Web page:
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Friday, August 23, 2019  Spokane, Washington  Est. May 19, 1883
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Columbia Tribes selling salmon along river

Columbia River tribal fishermen net salmon for personal use and for sale. (Columbia River Treaty Tribes)
Columbia River tribal fishermen net salmon for personal use and for sale. (Columbia River Treaty Tribes)

COMMERCIAL FISHING -- If you don't have a way to catch your own salmon with hook and line, the Columbia River Treaty Tribes are out to fill the voide.

Members of the Warm Springs, Umatilla, Yakama, and Nez Perce tribes have begun their summer commercial fishery and direct-to-public sales.  The commercial sales of fresh, locally caught summer chinook, sockeye and steelhead opened at 6 a.m. today and will run until further notice.

Tribal commercial fishermen sell their catch at various locations along the Columbia River including Marine Park at Cascade Locks, Lone Pine at The Dalles, and the boat launch near Roosevelt, Wash.

“We are seeing record returns of sockeye to the Columbia Basin and the tribes are able to provide this top-quality product while they support their families and local economies,” said Paul Lumley, executive director of the Columbia River Inter-Tribal Fish Commission.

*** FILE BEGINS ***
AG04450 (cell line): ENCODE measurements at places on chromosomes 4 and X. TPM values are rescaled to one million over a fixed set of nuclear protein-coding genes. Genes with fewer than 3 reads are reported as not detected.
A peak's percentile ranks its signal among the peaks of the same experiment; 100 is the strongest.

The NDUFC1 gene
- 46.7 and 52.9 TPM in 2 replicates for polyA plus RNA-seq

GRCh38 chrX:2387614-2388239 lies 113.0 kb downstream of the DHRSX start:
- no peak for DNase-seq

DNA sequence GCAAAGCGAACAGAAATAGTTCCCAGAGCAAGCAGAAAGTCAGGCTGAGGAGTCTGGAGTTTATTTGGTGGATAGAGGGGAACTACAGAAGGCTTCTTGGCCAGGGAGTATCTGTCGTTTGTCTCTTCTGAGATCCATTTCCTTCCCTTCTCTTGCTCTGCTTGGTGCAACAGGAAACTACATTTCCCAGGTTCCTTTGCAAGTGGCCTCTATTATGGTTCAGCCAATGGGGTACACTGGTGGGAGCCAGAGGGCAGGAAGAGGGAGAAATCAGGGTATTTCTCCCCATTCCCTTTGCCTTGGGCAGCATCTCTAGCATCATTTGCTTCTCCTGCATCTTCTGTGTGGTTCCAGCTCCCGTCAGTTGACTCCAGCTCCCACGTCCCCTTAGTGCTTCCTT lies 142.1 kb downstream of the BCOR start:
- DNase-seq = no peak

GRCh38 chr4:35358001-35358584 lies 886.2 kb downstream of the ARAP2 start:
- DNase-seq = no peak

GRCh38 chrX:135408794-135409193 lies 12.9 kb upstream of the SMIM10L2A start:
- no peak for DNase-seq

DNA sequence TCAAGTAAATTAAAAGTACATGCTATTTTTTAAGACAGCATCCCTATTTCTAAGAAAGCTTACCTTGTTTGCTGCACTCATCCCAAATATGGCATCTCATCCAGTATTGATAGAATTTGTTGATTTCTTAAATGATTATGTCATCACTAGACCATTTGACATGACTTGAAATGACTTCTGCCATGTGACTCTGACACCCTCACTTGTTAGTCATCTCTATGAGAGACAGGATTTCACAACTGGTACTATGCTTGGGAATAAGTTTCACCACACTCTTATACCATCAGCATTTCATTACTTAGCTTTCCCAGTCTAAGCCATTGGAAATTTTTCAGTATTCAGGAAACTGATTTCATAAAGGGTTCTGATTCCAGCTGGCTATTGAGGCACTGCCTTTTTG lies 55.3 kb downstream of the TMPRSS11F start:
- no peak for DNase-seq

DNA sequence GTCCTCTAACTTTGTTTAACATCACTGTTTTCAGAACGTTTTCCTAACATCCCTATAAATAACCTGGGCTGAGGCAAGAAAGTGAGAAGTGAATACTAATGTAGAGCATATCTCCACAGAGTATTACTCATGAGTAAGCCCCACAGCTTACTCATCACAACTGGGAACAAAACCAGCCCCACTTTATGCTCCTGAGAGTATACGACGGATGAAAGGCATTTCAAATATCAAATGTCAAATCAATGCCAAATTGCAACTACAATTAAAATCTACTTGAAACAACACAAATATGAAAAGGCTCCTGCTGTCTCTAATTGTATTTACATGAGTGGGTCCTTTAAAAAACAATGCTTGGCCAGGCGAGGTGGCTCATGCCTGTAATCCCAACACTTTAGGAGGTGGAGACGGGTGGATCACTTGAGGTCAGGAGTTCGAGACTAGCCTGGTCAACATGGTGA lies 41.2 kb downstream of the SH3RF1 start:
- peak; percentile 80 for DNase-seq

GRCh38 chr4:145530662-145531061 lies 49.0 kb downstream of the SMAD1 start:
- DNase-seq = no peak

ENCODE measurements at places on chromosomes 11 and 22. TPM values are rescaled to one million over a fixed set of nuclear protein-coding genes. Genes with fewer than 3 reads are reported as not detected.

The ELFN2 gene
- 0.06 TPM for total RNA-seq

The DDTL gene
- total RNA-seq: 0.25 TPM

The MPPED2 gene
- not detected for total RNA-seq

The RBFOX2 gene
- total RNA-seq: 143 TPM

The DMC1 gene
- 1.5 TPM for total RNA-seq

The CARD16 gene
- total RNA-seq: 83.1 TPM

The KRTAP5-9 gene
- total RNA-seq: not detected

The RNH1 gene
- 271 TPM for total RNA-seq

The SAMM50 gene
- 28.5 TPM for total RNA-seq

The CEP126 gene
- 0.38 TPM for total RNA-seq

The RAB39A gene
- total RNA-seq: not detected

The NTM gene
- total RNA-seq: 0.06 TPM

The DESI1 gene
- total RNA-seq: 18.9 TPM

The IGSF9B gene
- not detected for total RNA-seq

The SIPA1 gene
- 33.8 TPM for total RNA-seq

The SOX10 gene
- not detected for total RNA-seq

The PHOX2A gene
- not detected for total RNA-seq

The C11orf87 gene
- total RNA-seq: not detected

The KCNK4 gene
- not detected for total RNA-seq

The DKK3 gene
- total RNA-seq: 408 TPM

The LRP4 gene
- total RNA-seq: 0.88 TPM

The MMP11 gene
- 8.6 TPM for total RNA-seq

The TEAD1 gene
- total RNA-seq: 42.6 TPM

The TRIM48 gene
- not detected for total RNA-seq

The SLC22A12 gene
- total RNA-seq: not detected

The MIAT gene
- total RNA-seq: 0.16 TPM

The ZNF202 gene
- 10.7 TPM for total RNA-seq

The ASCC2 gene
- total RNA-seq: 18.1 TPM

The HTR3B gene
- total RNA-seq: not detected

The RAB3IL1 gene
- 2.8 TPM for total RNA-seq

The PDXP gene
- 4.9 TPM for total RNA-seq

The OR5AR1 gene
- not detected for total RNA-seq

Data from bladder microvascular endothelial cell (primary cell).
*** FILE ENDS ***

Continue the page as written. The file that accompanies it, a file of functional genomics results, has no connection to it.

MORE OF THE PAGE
Forecasts for a record return of sockeye are in the process of being fulfilled as a one-day record 15,633 "reds"  crossed Bonneville Dam yesterday.

Fish managers have forecast a run of 460,000 sockeye, the largest return since 1938 when Bonneville Dam was constructed.

Tribal fishers expect to harvest just more than 32,000 sockeye.

Read on for more details on the sockeye  as well as the summer chinook fishery.

The majority returning sockeye is destined for the Okanagan River and upper Columbia while smaller numbers will return to the Wenatchee River. Passage improvements and tribal reintroduction programs on the Yakama and Deschutes should yield higher returns.

While Snake River sockeye remain listed under the Endangered Species Act, their numbers are increasing and comprise a very small portion of the tribal harvest, officials say.

Summer chinook also are making their way upstream. Historically called “June Hogs” because of their large size, summer chinook are not listed under the Endangered Species Act. The current forecast of 91,200 will allow Indian fishers to harvest approximately 27,000 summer chinook, most of which will be sold commercially.

The tribal fishery is protected under 1855 treaties with the federal government.

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Rich Landers
Rich Landers joined The Spokesman-Review in 1977. He is the Outdoors editor for the Sports Department writing and photographing stories about hiking, hunting, fishing, boating, conservation, nature and wildlife and related topics.

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